1 WWW.SBM.ORG POSITION STATEMENT: Start Middle and High Schools at 8:30 a.m. or Later to Promote Student Health and Learning (NOVEMBER 2017) Tracy Trevorrow, PhD, Chaminade University, Honolulu, HI; Eric S. Zhou, PhD, Harvard University, Boston, MA; Jessica R. Dietch, MS, University of North Texas, Denton, TX; and Brian D. Gonzalez, PhD, Moffitt Cancer Center, Tampa, FL The Society of Behavioral Medicine recommends school officials start middle and high school classes at 8:30 a.m. or later. Such a schedule promotes students’ sleep, resulting in improvements in physical health, psychological well-being, attention and concentration, academic performance, and driving safety. As a consequence of puberty, teenagers are biologically driven to have later sleep and wake-up times than younger 1 children. Most middle and high schools in the United States start well before 8:30 a.m., which is too early to accommodate for this shift in sleep patterns and contributes 4,17,21 2 • school attendance; to a nation of chronically sleep-deprived students. 16 and coffee and stimulant drink use; • Inadequate sleep results in compromised physical health, 4,22 • rates of motor vehicle accidents for teen drivers. emotional and behavioral problems, and reduced ability 3-6 to perform and learn. Starting schools early may be BARRIERS TO CHANGING START TIMES intended to accommodate adult considerations such as bus schedules, parents’ work schedules, and the use of athletic Changing school start times is often met with resistance in 2,4 facilities; these issues have not been problematic for schools school districts across the United States. Barriers include: 7 with later star times. • conflicts with after-school programs, sports activities, and after-school student jobs; The American Academy of Sleep Medicine, the American • teacher concerns regarding scheduling and total work Academy of Pediatrics, and the American Medical hours; Association recommend middle and high schools start no • transportation costs for busing children to school; 8-10 earlier than 8:30 a.m. However, only about 15% of U.S. difficulties in changing family patterns of daily life; and • 11 public high schools start at 8:30 a.m. or later. For decades, • lack of awareness among school community starting school after 8:30 a.m. has been the standard in stakeholders (i.e., school administrators, faculty, many countries, such as Finland, Japan, New Zealand, students, families) regarding the importance of sleep. Australia, and England, all of which outperform the United 12,13 States on international student achievement tests. Out of However, schools that have delayed start times do not 14 3,15-17 50 countries, U.S. children ranked worst in sleep deprivation. report significant problems with this change. As such, a national trend to delay high school start times may not only There are no demonstrable health or learning benefits be possible but also welcomed as school administrators to support early start times for middle and high schools. and school communities appreciate the related benefits to However, schools with delayed start times have shown students’ health and learning. improvements in: 3,15-17 daytime alertness and concentration; • In consideration of a later school start time, it is important to 6,17 mood; • note: 3,4,6,17 behavioral control; • Teachers’ arrivals and departures from school do not • • academic achievement, including standardized test need to change. Teachers may use the period before 4,5,18-20 scores; instruction each morning for preparation, grading, 4,16,17,21 • tardiness; meetings, and professional development.
2 WWW.SBM.ORG • Bus schedules may be staggered to allow younger stu- ENDORSEMENTS dents to be transported to school before middle and 7 high school students. • Schools that start between 8:30 and 9 a.m. would typi- cally finish between 3and 3:30 p.m., allowing daylight time for sports and after-school activities. Coaches often need late afternoon practices and game times due to their day jobs. • Families’ morning routines may be less chaotic when teen students are rested. • Students are less likely to have unsupervised time when school finishes later in the day. REFERENCES 1 Crowley SJ, Acebo C, Carskadon MA. Sleep, circadian rhythms, RECOMMENDATIONS FOR CHANGING and delayed phase in adolescence. Sleep Medicine . 2007; 602- 612. SCHOOL START TIMES 2 Kirby M, Maggi S, D’Angiulli A. School start times and the sleep- The Society of Behavioral Medicine (SBM) advocates for a wake cycle of adolescents: A review and critical evaluation of four-tiered approach to promote later start times for middle available evidence. . 2011;56-61. Educational Researcher and high schools. Lufi D, Tzischinsky O, Hadar S. Delaying school start time by one 3 J Clinical hour: Some effects on attention levels in adolescents. School board members must enact an 8:30 a.m. or later 1. . 2011;7, 137-143. Sleep Medicine school start time policy in their school districts. It is fun - 4 Wahlstrom KL, Dretzke BJ, Gordon MF, Peterson K, Edwards K, damentally at the school district level that administrators Gdula J. Examining the impact of later high school start times on can prioritize school start times that promote students’ the health and academic performance of high school students: health, well-being, and learning. Center for Applied Research and Educational A multi-site study. Improvement. Final Report . 2014;1-71. State departments of education and state legislators, 2. Edwards F. Early to rise? The effect of daily start times on academic 5 particularly those on education committees, should ad - performance. Economics of Education Review . 2012;970-983. vocate for later school start times for middle and high Dahl RE. The consequences of insufficient sleep for adolescents. 6 schools. This advocacy can be achieved by including Links between sleep and emotional regulation. Phi Delta Kappan. student healthy-sleep promotion on committee agen - 1999;80, 354-359. das and by lobbying school board members to enact Wolfson AR. Carskadon MA. A survey of factors influencing high 7 . 2005;89, 47-65. NASSP Bulletin school start times. an 8:30 a.m. or later school start policy. AASM position: Delaying middle and high school starft times is 8 SBM encourages lobbying of the U.S. Department of 3. beneficial to students. . 2017; April 15. J Clinical Sleep Medicine , partic Education through congressional representatives - 9 School start times for Adolescents. Adolescent sleep working ularly those on the House Committee on Education and group and committee on adolescence and council on school the Workforce, and the Senate Committee on Health, . 2014 DOI: 10.1542/peds-1697. health, Pediatrics Council on Science and Public Health Report 6 – Delaying School 10 Education, Labor and Pensions, so they understand the Start Time to Alleviate Adolescent Sleep Deprivation. MD Bishop value of later school start times and can enact pertinent (Chair). American Medical Association House of Delegates (A- legislation. 16). 2016. https://teensneedsleep.files.wordpress.com/2011/04/ 4. To increase awareness, SBM suggests school-level pro - ama-school-start-time-policy-statement.pdf motion of education about the importance of sleep Frieden TR, Jaffe HW, Cono J, Richards CL, Iademarco MF. School 11 start times for middle school and high school students – United through in-services, workshops, curriculum changes, and MMWR Morb Mortal Wkly Rep States, 2011-12 school year. . family and community events. On a community level, 2015;64:809-813. media should be engaged to promote the public’s un - 12 School days around the world. http://pocketcultures. derstanding of the benefits of later school start times for com/2010/09/15/school-days-around-the-world middle and high school students. Healthy student sleep 13 PISA 2015. Results in Focus. http://www.oecd.org/pisa/pisa-2015- campaigns may be provided through media program - results-in-focus.pdf. TIMSS/PIRLS, Lynch School of Education, Boston College. www. 14 ming. bbc.com/news/business-22209818 It question of whether policies promoting later is no longer a 15 Vedaa O, Saxvig IW, Wilhelmsen-Langeland, A. School start time, sleepiness and functioning in Norwegian adolescents. should be adopted, but rather how they school start times Scandinavian J Educational Research . 2012;56, 55-67. should be implemented. Boeger J, Gable CJ, Owens JA. Later school start time is associated 16 with improved sleep and daytime functioning in adolescents. J ACKNOWLEDGEMENTS Developmental Behavioral Pediatrics . 2014;33, 11-17. The authors wish to gratefully acknowledge the expert 17 Owens JA, Belon K, Moss P. Impact of delaying school start times on adolescent sleep, mood, and behavior. Archives Pediatric review and support provided by SBM’s Health Policy Adolescent Medicine . 2010;164, 608-614. Committee, Health Policy Council, and Child and Family 18 Pagel JF, Forister N, Kwiatkowski C. Adolescent sleep disturbance Health Special Interest Group. and school performance: The confounding variable of socioeconomics. J Clinical Sleep Medicine . 2007;3, 19-23. 19 Keller PS, Smith OA, Gilbert LR, Bi S, Haak EA, Buckhalt JA. Earlier school start times as a risk factor for poor school performance: An examination of public elementary schools in the commonwealth of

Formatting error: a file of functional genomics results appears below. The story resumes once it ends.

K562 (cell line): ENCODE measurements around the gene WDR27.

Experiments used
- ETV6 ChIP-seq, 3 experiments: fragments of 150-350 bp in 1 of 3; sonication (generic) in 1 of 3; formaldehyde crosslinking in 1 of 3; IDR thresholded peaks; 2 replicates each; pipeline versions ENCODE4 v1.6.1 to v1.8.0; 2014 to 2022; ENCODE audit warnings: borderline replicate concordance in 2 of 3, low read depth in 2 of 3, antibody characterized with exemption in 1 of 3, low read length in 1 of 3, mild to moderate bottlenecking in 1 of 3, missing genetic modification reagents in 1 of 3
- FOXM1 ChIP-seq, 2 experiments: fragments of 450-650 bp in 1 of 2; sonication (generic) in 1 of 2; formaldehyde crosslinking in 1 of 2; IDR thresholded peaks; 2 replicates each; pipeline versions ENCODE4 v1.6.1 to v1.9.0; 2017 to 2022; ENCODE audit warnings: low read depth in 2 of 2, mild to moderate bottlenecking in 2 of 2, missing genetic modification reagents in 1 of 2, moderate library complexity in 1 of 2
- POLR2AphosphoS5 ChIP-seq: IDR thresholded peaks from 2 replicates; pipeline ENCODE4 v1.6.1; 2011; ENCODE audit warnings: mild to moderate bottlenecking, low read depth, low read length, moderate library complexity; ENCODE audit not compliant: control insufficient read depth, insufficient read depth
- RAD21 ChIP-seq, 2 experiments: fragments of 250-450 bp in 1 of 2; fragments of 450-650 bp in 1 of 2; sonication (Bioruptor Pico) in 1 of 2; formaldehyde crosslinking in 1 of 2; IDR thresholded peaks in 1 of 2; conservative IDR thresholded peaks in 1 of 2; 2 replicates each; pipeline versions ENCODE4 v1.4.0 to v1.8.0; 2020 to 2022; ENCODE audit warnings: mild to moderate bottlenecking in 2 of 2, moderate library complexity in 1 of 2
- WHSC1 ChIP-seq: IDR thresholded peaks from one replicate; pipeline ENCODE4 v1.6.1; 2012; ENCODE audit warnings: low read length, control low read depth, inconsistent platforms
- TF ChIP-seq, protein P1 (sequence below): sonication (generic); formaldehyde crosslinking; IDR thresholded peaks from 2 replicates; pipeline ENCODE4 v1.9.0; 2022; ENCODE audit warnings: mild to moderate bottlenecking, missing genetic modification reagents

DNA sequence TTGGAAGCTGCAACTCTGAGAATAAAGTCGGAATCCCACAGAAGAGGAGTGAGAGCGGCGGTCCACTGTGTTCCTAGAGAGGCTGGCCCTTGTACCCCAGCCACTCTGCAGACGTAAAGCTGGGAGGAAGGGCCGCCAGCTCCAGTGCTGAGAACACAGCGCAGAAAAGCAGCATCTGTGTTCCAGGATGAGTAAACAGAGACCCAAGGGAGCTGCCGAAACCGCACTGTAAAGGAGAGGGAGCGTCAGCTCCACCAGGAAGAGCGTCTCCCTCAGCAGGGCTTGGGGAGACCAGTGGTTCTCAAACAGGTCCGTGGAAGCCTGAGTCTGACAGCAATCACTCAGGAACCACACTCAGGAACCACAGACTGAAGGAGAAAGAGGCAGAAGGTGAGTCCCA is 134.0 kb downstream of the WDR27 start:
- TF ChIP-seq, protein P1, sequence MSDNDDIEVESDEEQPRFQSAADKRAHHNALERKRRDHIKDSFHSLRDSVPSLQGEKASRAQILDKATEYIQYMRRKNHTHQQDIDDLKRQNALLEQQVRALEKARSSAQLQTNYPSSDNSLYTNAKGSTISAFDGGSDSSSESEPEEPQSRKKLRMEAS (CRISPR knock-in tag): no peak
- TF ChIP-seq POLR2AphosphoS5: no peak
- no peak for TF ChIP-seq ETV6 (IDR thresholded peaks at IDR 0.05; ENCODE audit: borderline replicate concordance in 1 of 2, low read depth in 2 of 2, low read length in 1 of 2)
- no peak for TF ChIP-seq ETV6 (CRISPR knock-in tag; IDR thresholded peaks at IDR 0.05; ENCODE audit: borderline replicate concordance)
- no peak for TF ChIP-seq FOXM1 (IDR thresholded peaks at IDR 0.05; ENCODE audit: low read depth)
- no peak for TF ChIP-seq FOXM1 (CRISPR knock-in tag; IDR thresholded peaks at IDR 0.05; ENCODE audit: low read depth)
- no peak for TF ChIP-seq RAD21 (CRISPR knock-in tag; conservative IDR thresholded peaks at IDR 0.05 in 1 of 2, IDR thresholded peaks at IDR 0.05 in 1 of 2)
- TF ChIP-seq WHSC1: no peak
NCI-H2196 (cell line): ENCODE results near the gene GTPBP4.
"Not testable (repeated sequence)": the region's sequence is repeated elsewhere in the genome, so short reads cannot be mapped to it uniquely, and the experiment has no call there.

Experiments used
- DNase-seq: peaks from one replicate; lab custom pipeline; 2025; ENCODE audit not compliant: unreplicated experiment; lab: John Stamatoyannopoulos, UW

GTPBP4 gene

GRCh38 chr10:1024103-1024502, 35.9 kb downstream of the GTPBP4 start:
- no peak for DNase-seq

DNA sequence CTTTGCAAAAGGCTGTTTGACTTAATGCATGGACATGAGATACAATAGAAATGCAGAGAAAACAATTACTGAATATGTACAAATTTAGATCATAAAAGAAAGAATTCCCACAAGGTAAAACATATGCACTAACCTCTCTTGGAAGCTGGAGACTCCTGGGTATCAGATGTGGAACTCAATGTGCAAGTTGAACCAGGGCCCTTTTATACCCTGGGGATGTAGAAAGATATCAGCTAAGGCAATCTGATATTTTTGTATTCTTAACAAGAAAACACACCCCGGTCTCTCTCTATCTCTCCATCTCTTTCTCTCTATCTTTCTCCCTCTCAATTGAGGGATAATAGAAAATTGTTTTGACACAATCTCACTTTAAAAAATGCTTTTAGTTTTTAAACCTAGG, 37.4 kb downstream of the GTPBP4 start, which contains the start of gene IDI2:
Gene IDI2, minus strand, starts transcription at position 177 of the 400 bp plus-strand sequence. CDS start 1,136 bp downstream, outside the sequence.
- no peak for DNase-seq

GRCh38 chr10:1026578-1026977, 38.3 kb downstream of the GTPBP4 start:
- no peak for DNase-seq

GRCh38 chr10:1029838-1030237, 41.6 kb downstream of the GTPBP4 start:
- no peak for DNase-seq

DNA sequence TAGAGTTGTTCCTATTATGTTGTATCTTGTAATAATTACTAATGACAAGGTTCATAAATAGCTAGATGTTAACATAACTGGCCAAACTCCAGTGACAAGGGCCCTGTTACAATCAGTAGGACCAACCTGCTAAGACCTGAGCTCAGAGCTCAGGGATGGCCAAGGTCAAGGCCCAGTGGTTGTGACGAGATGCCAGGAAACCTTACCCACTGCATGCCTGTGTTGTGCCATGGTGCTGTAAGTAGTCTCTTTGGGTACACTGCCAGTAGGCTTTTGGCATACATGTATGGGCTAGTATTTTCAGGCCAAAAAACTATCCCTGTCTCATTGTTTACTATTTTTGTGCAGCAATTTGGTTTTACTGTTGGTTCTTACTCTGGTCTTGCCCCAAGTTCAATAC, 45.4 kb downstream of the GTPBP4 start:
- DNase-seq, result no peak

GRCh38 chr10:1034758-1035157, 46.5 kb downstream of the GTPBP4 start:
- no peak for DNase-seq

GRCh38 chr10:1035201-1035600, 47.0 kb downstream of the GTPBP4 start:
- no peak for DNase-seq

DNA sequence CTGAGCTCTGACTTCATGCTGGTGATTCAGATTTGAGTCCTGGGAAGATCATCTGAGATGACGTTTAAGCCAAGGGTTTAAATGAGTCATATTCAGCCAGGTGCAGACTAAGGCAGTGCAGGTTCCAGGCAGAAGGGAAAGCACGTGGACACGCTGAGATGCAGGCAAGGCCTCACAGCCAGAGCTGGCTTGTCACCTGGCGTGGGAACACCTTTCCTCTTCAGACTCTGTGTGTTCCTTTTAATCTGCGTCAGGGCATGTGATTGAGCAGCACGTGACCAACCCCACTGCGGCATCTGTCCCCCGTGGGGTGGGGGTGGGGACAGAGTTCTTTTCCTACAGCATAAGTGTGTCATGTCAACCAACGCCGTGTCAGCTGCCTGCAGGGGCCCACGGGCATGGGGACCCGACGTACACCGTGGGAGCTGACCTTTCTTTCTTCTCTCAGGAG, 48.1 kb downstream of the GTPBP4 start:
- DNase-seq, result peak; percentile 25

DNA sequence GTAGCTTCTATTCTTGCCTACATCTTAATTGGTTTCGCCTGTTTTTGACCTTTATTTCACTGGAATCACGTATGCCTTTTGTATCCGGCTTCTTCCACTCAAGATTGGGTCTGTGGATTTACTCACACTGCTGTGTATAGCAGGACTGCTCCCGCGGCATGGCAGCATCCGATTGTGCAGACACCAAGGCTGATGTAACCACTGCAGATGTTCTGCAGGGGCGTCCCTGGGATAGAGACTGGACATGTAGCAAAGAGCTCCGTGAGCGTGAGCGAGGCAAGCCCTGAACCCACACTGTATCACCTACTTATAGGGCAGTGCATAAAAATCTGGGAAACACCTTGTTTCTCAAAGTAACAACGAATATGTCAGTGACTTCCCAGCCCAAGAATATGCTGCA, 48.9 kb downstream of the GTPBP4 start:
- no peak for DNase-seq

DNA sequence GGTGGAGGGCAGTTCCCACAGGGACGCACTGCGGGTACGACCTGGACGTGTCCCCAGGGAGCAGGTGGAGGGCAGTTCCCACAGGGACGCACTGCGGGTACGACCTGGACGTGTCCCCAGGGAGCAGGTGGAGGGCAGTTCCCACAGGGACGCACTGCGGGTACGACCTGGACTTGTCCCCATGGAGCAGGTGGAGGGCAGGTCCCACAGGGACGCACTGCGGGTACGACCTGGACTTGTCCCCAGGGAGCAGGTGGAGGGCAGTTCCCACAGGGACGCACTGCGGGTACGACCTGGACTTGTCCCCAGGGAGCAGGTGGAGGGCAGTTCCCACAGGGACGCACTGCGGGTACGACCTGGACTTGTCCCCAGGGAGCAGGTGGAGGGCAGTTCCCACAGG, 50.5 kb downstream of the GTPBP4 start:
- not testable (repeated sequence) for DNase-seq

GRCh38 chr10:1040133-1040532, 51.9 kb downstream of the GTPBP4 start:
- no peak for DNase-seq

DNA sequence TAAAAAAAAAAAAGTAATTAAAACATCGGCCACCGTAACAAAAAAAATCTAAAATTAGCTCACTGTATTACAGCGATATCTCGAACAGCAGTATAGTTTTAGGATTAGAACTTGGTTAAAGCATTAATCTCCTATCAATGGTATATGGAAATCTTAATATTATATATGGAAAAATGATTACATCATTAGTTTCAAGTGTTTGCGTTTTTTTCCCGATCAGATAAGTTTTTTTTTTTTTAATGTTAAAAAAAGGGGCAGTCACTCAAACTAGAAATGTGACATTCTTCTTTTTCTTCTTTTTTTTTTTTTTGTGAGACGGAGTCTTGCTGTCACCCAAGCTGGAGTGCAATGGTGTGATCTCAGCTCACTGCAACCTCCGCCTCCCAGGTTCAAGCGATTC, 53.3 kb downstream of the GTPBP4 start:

3 WWW.SBM.ORG Kentucky. . 2015;107, 236-245. J Educational Psychology Ming X, Koransky R, Kang V, Buchman S, Sarris C, Wagner GC. 20 Sleep insufficiency, sleep health problems and performance in high school students. Clinical Medicine Insights: Circulatory, Respiratory and Pulmonary Medicine , 2011;71-79. DOI: 10.4137/CCRPM.S7955 21 Wolfson AR, Spaulding NL, Dandrow C, Baroni EM. Middle school start times: The importance of a good night’s sleep for young Behavioral Sleep Medicine . 2007;5, 194-209. adolescents. 22 Vorona RD, Szklo-Coxe M, Lamichhane R, Ware JC, McNallen A, Leszczyszyn, D. Adolescent crash rates and school start times in two central Virginia counties, 2009-2011: a follow-up study to a southeastern Virginia study, 2007-2008. Journal of Clinical Sleep Medicine . 2015;10, 1169-1177.